Logging into the EFAST2 website is required to obtain new electronic signature credentials for the Form 5500 Series. These signature credentials will not change. EFAST2 is also required to file the Form PR or to use IFILE, the government’s Form 5500 Series filing application.

Ninth Circuit Holds That De Novo Review Must Rely on Administrative Record

In Collier v. Lincoln Life Assurance Company of Boston, 2022 WL 17087828 (9th Circ. 2022), the U.S. Court of Appeals for the Ninth Circuit held that courts cannot adopt a new rationale for denying a claim when performing a de novo review. The claimant in this case applied for long‑term disability benefits based on neck and back pain. The insurer denied her claim based on a medical record and vocational review. However, in subsequent litigation, the insurer raised a new argument that the claimant’s pain complaints were not credible. While the District Court accepted this argument, the Ninth Circuit found it to be a new rationale that the District Court should not have considered. The Ninth Circuit concluded that only the rationales the plan administrator relied on in denying benefits may be examined, and that the District Court cannot adopt new rationales that the claimant had no opportunity to respond to during the appeal process.

This case serves as an important reminder to include all rationales for denial in the appeal denial letter.


Retirement Plan Compliance Deadlines and Reminders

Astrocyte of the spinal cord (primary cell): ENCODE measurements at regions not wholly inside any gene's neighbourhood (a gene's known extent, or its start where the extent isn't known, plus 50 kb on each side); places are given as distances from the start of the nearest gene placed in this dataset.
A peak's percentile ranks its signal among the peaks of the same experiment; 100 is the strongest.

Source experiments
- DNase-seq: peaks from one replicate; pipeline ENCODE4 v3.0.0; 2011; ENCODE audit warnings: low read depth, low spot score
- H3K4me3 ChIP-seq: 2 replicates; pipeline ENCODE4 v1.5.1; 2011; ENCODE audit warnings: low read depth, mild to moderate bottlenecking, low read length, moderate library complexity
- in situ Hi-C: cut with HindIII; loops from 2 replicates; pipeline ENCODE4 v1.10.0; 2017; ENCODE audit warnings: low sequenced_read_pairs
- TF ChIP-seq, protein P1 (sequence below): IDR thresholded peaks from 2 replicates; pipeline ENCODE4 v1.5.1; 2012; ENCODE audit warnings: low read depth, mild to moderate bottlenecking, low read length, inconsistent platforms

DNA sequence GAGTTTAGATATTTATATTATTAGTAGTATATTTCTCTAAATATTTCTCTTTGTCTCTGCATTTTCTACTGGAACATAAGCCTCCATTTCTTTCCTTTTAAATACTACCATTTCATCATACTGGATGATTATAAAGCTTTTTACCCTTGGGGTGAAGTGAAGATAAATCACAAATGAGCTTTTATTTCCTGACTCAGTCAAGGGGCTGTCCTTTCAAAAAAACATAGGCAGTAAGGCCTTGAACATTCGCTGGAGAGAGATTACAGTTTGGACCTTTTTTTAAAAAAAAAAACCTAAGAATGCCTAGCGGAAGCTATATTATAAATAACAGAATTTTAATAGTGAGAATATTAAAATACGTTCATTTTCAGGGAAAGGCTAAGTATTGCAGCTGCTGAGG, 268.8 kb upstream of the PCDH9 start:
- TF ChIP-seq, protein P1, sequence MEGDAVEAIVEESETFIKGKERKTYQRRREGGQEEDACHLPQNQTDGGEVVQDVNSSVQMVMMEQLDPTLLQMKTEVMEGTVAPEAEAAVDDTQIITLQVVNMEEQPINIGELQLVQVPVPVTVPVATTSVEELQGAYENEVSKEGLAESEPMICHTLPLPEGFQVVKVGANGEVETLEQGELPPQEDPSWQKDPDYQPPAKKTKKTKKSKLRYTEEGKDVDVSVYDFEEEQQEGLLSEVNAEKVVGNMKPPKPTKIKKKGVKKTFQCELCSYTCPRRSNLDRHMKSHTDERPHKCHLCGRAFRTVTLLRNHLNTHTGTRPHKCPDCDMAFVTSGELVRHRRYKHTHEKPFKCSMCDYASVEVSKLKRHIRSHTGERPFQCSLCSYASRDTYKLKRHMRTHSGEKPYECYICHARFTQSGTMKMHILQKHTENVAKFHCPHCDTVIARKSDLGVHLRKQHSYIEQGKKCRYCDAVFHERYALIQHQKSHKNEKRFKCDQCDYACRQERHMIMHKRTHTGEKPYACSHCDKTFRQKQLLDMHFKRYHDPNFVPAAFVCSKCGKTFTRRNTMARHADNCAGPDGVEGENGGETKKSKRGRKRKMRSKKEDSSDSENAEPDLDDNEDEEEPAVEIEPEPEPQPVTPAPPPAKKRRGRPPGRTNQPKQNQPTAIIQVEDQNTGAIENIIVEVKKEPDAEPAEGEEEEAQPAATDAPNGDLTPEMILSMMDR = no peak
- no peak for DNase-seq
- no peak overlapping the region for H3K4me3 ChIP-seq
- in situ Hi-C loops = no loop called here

Form 1099‑R. Plan sponsors must send a 2022 Form 1099‑R to plan participants and beneficiaries by January 31, 2023, and file the same with the IRS by February 28, 2023 (March 31, 2023, if e‑filing).

Health Plan Compliance Deadlines and Reminders

HIPAA Breach Reporting. Plans must file their annual breach reports with the HHS Office of Civil Rights by March 1, 2023. The annual breach report is for breaches involving fewer than 500 individuals that occurred during the preceding year. Breaches involving 500 or more individuals must be reported no later than 60 calendar days from the date of the breach’s discovery.

Medicare Creditable Coverage. Plans must report the creditable coverage status of their prescription drug plan to the Centers for Medicare and Medicaid Services annually no later than 60 days from the beginning of a plan year. For calendar year plans, this date is March 1, 2023.

Air Ambulance Cost Reporting. Group health plans must submit reports related to air ambulance services to HHS, jointly with the DOL and Treasury Department, by March 31, 2023. Currently, the requirements are set forth in a Proposed Rule, discussed in our September 2021 Benefits Counselor. Given that the requirements are only in proposed form, it is possible that the reporting deadline will be extended, or the Proposed Rule will be modified in its final state.

RxDC Reporting. The Departments provided a submission grace period through January 31, 2023, for the initial filing of the RxDC Report for 2020 and 2021 data. Reporting for subsequent years will be due each year on June 1. Thus, RxDC Reporting for 2022 data will be due June 1, 2023.

Furnish Forms 1095‑B and 1095‑C to Participants/Employees. Plan sponsors of self‑funded health plans that elect to mail the Form 1095-B and applicable large employers (ALEs) must distribute Forms 1095‑B and 1095‑C to applicable individuals by March 2, 2023.

File Forms with IRS. Plan sponsors and ALEs must file the transmittal Forms 1094‑B and 1094‑C with their corresponding Forms 1095 with the IRS by March 31, 2023 (February 28, 2023, if eligible to file hard copies).